- Warm Up: Always start with a 5-10 minute warm-up to prep your muscles.
- Proper Form: Maintaining correct posture and alignment is key. If you are unsure, seek guidance from professionals.
- Start Slow: Especially if you’re new or recovering, it’s okay to take things slow and make sure that you’re comfortable.
- Listen to Your Body: If something feels off or causes pain, stop. Don’t overdo it, either.
The Progression of Functional Training in Rehabilitation
When it comes to functional training in rehabilitation, there are certain important things you need to keep in mind. Let’s take a quick look at some of our tips:
1. Step by Step Matters: It is a must in rehabilitation to take things step by step. Jumping ahead too fast could mean setbacks. So, take a slow and steady pace to make sure that you see lasting progress.
2. Adapting as You Grow: You need to be prepared that functional training changes. As you get better and stronger, the exercises adjust to match where you’re at to further make sure that you keep improving.
3. Experts Have Your Back: Think of healthcare professionals as your personal coaches. They watch over your rehab, making sure exercises fit where you’re at and changing things up if needed. They make sure you heal the right way, so you have got to learn to trust them and the process.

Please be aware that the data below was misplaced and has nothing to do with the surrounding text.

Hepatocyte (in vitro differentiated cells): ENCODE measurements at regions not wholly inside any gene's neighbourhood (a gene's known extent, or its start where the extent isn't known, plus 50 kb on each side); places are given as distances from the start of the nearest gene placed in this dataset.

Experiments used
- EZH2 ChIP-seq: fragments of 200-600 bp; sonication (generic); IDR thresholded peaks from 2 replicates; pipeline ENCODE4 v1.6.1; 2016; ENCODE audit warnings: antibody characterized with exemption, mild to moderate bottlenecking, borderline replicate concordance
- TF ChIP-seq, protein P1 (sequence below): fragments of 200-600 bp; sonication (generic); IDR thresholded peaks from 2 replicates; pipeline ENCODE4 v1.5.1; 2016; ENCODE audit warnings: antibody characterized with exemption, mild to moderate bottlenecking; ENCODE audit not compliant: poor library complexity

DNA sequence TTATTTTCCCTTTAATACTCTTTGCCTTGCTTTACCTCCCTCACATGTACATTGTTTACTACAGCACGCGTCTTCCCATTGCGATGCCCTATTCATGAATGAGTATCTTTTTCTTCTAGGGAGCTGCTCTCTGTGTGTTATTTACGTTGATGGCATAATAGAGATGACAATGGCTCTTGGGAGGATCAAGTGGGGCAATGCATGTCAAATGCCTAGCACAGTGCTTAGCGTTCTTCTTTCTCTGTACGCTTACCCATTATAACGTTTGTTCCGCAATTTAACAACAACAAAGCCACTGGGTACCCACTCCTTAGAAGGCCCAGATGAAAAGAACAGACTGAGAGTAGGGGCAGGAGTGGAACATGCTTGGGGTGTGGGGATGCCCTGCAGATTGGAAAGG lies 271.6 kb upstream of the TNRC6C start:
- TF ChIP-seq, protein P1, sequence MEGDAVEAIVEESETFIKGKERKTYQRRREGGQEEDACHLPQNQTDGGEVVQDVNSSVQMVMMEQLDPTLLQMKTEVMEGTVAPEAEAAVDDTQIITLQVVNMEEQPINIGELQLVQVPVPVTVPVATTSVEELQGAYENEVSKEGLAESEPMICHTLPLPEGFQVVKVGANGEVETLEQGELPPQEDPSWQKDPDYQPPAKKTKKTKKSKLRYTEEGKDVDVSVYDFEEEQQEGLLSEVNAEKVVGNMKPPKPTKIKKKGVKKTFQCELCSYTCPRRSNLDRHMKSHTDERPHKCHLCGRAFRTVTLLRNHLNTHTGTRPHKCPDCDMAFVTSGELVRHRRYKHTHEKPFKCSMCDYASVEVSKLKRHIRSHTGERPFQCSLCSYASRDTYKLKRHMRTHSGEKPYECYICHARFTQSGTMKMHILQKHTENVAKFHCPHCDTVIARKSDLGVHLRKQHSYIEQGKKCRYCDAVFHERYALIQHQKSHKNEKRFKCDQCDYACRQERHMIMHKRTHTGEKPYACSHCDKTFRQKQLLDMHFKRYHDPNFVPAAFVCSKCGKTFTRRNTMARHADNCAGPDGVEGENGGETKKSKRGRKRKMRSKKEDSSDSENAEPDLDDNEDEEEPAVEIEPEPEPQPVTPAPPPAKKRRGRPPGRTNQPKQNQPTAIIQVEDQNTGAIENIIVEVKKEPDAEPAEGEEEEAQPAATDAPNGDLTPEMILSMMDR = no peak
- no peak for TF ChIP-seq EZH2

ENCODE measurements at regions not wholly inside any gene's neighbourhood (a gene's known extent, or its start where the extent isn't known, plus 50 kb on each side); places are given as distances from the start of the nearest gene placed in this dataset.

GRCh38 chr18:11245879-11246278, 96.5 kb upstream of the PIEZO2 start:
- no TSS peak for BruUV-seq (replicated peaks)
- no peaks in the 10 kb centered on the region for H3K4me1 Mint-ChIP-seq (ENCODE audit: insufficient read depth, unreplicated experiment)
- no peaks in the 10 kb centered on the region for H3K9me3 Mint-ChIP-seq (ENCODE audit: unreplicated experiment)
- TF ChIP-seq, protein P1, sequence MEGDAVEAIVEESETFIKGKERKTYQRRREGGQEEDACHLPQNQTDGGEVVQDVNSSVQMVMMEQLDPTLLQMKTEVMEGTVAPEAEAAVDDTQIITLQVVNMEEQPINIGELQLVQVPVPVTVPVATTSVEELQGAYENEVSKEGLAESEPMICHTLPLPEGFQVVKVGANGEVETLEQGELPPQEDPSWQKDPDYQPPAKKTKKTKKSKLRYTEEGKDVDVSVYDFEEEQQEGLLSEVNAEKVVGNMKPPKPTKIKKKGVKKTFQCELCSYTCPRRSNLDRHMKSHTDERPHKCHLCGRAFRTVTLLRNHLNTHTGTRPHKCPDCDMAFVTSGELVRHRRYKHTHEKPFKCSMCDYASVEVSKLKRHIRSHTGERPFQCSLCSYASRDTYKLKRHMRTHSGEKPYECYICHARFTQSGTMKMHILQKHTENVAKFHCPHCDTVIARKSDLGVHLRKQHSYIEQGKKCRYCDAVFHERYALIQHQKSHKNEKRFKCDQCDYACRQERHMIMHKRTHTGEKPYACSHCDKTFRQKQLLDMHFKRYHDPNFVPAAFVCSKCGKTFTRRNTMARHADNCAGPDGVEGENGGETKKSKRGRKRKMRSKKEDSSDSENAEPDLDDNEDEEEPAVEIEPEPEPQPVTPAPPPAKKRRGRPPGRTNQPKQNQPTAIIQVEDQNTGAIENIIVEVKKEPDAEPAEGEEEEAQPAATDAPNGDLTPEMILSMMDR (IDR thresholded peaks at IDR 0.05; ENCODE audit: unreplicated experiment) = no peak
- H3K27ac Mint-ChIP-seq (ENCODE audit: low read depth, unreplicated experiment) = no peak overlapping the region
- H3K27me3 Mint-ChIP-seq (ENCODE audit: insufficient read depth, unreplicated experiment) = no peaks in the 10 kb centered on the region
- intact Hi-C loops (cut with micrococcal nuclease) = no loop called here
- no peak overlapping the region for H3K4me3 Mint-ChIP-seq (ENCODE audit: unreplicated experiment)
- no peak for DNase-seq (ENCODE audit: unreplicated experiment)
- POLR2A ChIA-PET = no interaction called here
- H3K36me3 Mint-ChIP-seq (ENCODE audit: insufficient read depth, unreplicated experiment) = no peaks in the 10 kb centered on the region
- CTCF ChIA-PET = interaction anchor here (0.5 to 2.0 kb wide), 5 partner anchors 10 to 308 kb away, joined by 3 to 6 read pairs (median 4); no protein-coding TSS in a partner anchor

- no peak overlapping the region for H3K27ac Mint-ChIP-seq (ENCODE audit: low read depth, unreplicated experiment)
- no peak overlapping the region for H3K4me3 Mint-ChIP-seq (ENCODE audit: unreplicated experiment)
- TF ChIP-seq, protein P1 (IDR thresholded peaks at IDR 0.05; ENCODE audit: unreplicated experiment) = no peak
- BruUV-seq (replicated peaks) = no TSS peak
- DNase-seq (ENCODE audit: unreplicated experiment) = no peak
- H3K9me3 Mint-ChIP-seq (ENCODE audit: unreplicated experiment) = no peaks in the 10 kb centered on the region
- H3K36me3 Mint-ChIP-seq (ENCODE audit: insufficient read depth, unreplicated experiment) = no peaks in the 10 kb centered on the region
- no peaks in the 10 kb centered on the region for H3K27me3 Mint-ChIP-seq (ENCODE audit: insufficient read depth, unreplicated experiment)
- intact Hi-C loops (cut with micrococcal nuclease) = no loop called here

Is Functional Training Right for You?
Before jumping into any workout, especially the intense ones, it’s smart to talk to your doctor. If you’ve had health issues, or if it’s been ages since your last workout, a quick doctor’s visit is a good idea.
Now, here’s the amazing part about functional strength training: it’s for everyone. That’s right, whether you’re young, old, or somewhere in between, you can give it a go. And the best part? You can start anytime.
A study found that people aged 65 to 93 got better at their day-to-day tasks after doing strengthening exercises for 16 weeks.
Worried about fancy gym equipment? Don’t be. You can even start with things like resistance bands or kettlebells at home. Some just use bands in their workouts.
But how do you know what exercises to do? Well, it depends on things like:
- How old you are
- How fit you are right now
- Any health problems you might have
- What you want to achieve.
That’s why talking to a fitness expert or physical therapist before starting is key.
If your goal is to move around easily in your daily life, functional strength training is your friend. But if you’re aiming to bulk up one specific muscle area, maybe the regular gym workouts are better.
So, whether you’re training for a sport or just want to feel better in daily life, talk to a fitness professional to see what’s best.
All in all, functional training is all about exercises that mirror our everyday movements, making healing more practical and rooted in real-life scenarios. It helps not just in healing but in making day-to-day tasks easier. Remember, whether you’re young, senior, or anywhere in between, there’s a tailored functional training exercise just for you.
Remember to talk to your doctor and professional fitness gurus.